Put all of the ingredients in a gallon zip lock,  allow fish to drain well then shake them in the mixture.  Place them on a cookie sheet and allow them to soak some of the moisture out of the fish.  Shake them again in the mixture and pan fry them in olive oil and butter, until crispy.  Do you think they are soggy or mushy?  A lot of people don't like specks, my wife included, because she doesn't like their texture.  They aren't as firm as other fish, giving them a soggy feel when eaten.

Offline UFCreel

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Re: Cooking crappie
« Reply #13 on: Feb 24, 2018, 07:50 AM »
Easy way out. 1 cup original Shore lunch to one cup Cajun Shore lunch. Dip dry fillet in egg, then combined shore lunch. Deep fry at 350.
Flags up! Bobbers down!

Offline potatoe

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Re: Cooking crappie
« Reply #14 on: Nov 22, 2018, 05:51 PM »
I stopped using egg wash, I just get them somewhat dry and use Andy's in what flavor you like. Hit them good with Andy's and then in the fry daddy, it is key to let your oil reach temp and not overcrowd.

Offline bootstrap

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Re: Cooking crappie
« Reply #15 on: Nov 22, 2018, 06:11 PM »
i use a paper towel. throw the crappie away, eat the paper towel.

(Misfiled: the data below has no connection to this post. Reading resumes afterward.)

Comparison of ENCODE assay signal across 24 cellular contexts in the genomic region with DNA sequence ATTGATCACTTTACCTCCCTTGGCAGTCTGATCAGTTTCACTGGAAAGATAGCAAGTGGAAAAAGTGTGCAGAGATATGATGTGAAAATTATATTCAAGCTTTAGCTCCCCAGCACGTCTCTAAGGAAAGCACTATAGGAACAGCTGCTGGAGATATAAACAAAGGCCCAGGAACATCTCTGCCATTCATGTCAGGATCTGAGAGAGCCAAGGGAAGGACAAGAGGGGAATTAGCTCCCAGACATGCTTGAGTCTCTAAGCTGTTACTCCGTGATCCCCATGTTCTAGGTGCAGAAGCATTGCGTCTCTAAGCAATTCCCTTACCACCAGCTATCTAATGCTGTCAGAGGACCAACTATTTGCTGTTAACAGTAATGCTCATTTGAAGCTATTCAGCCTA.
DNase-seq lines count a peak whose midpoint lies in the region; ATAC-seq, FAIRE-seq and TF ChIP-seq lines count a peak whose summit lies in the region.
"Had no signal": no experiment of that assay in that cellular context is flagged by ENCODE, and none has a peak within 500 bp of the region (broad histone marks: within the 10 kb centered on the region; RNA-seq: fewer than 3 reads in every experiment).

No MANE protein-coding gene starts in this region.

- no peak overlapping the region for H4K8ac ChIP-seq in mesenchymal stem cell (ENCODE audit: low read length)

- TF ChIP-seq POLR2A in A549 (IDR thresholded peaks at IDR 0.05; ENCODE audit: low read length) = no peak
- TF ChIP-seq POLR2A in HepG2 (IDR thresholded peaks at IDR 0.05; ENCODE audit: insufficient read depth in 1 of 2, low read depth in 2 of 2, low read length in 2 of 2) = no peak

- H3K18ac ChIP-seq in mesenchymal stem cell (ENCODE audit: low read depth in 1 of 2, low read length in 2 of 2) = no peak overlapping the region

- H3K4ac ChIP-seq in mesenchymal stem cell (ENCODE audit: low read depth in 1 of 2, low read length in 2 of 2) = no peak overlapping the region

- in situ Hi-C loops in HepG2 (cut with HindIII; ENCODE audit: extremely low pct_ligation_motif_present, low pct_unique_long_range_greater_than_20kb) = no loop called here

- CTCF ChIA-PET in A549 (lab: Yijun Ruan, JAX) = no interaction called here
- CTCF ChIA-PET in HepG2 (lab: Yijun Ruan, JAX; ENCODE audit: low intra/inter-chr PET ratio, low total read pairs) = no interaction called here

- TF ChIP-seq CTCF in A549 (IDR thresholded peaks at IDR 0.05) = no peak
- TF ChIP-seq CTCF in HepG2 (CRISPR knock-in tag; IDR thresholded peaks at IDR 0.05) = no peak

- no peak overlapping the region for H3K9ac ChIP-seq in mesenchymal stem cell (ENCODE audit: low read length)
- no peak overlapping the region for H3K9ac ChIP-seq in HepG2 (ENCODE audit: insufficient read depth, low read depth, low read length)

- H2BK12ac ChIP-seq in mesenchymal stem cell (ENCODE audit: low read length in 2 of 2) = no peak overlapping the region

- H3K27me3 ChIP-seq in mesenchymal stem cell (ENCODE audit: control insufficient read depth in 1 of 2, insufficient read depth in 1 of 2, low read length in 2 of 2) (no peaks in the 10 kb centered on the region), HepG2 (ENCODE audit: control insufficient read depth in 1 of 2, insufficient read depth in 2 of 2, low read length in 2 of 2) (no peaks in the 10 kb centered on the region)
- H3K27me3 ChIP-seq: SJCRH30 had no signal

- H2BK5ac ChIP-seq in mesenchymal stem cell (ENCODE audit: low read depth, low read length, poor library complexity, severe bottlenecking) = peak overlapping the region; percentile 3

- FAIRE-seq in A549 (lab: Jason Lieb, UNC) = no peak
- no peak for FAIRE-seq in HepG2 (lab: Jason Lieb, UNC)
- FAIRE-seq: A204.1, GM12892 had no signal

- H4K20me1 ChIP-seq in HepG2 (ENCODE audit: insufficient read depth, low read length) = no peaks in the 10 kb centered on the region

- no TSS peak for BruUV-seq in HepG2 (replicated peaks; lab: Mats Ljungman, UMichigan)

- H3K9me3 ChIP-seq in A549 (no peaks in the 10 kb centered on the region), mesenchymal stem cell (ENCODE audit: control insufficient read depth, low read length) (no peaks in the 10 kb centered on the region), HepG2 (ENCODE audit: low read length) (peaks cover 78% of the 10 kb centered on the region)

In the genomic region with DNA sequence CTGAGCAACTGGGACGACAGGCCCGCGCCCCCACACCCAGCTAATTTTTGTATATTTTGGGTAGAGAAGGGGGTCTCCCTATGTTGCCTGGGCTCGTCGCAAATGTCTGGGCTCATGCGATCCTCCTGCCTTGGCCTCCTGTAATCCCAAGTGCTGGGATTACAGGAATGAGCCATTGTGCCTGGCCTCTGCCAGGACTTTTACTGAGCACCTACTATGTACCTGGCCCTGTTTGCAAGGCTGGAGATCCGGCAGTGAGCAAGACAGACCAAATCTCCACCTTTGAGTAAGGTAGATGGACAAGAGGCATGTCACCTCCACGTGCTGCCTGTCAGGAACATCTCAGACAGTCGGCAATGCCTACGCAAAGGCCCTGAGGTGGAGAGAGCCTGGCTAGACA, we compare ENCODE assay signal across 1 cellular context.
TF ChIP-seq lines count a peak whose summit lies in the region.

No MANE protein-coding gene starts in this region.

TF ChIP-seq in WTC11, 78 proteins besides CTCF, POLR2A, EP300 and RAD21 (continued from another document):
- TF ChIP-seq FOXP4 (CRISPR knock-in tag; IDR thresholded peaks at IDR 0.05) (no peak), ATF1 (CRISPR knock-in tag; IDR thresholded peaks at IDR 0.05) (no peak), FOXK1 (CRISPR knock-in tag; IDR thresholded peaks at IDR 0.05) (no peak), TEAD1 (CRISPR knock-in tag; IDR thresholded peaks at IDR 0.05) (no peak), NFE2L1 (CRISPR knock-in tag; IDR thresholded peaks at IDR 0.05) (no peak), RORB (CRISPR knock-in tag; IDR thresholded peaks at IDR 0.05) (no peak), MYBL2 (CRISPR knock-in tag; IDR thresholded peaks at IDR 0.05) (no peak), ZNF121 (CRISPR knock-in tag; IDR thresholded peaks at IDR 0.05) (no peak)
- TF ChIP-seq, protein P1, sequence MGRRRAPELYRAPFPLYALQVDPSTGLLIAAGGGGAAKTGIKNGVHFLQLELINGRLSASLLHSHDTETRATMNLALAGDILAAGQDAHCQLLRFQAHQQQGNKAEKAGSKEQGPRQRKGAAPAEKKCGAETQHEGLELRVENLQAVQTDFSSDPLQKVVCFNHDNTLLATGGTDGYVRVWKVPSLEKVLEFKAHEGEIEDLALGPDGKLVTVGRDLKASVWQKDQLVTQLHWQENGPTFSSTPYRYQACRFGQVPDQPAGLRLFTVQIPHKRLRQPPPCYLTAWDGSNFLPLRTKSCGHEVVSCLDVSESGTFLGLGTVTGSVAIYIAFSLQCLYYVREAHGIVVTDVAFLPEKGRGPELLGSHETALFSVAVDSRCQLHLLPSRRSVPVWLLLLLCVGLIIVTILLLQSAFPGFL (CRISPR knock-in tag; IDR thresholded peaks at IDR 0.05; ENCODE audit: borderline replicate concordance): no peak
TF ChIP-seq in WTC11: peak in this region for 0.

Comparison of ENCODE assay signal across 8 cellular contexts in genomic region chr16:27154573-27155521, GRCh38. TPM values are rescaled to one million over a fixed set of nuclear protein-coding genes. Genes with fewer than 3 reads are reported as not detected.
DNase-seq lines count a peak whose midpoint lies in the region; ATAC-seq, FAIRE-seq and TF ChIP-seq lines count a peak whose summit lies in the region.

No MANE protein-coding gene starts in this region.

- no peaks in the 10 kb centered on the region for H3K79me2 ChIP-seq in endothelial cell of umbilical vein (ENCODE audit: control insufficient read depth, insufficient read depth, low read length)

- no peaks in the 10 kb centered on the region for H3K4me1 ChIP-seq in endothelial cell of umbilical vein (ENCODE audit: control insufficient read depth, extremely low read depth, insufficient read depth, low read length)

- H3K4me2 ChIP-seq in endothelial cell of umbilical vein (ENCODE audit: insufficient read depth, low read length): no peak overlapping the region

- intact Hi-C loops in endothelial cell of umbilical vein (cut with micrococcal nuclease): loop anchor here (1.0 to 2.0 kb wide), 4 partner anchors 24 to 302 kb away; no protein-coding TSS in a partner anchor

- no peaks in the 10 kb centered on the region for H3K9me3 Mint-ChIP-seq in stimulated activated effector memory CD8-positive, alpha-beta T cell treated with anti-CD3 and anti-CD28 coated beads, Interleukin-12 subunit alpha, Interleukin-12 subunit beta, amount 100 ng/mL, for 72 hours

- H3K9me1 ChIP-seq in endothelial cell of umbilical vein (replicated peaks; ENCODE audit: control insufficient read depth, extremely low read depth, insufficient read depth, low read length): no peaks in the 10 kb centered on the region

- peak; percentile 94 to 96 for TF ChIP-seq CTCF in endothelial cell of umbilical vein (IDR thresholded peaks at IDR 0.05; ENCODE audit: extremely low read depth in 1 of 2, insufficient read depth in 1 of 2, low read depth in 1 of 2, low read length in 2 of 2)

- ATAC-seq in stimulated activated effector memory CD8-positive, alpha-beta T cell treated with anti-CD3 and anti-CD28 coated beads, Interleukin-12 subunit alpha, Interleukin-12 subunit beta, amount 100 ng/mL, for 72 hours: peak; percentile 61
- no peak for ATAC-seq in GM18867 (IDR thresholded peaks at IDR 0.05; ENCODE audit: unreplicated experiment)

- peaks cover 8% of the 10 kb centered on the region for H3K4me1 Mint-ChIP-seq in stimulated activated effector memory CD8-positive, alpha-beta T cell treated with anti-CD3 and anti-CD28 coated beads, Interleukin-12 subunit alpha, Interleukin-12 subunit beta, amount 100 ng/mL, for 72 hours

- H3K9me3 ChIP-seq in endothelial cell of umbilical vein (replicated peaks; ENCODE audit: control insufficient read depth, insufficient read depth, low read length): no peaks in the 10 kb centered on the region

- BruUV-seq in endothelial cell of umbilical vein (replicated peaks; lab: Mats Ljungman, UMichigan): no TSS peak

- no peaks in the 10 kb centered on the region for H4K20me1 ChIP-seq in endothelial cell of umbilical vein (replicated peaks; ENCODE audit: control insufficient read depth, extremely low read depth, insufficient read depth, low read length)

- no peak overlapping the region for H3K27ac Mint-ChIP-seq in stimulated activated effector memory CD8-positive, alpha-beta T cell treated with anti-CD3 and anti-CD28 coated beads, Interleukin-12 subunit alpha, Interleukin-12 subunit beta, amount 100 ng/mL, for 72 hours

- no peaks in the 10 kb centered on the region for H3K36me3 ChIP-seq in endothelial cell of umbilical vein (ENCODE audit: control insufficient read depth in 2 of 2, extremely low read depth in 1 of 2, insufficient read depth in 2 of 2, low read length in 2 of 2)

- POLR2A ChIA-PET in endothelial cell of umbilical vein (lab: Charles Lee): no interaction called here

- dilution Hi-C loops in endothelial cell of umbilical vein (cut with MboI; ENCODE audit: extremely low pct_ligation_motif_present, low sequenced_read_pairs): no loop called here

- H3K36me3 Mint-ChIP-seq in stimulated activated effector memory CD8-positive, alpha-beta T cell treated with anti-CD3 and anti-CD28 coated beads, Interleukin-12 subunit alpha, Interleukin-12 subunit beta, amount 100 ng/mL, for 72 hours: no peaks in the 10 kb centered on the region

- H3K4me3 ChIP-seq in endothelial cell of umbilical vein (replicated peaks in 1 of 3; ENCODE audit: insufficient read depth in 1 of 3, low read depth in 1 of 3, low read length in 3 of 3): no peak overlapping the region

Offline RyanW

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Re: Cooking crappie
« Reply #16 on: Nov 22, 2018, 09:20 PM »
As I fillet them, I rinse them in the coldest possible water my tap provides and then put them in an ice water bath. The cold temperature firms up the fillets (especially when fresh). After they've all been filleted and bathed, I pat them completely dry with paper towels (Viva’s work great for this).

For the coating, I make a batter.
Dry ingredients:
1/2 cup flour
Salt, lemon pepper, garlic powder to taste
1 tbsp baking powder (makes them super crispy)
Wet ingredients:
Ice cold water or beer enough so the batter LIGHTLY coats the back of a spoon.

Lightly coat the fillets and pan fry until golden brown in your oil of choice. I like almond or walnut oil. Don’t overcrowd the pan. Upon removal from the pan, salt immediately and drain on a rack over paper towels. This is a great recipe for bluegill as well.
“When the fish are biting, it really doesn’t matter what you’re using. When the fish aren’t biting, it really doesn’t matter what you’re using” - Uncle Dave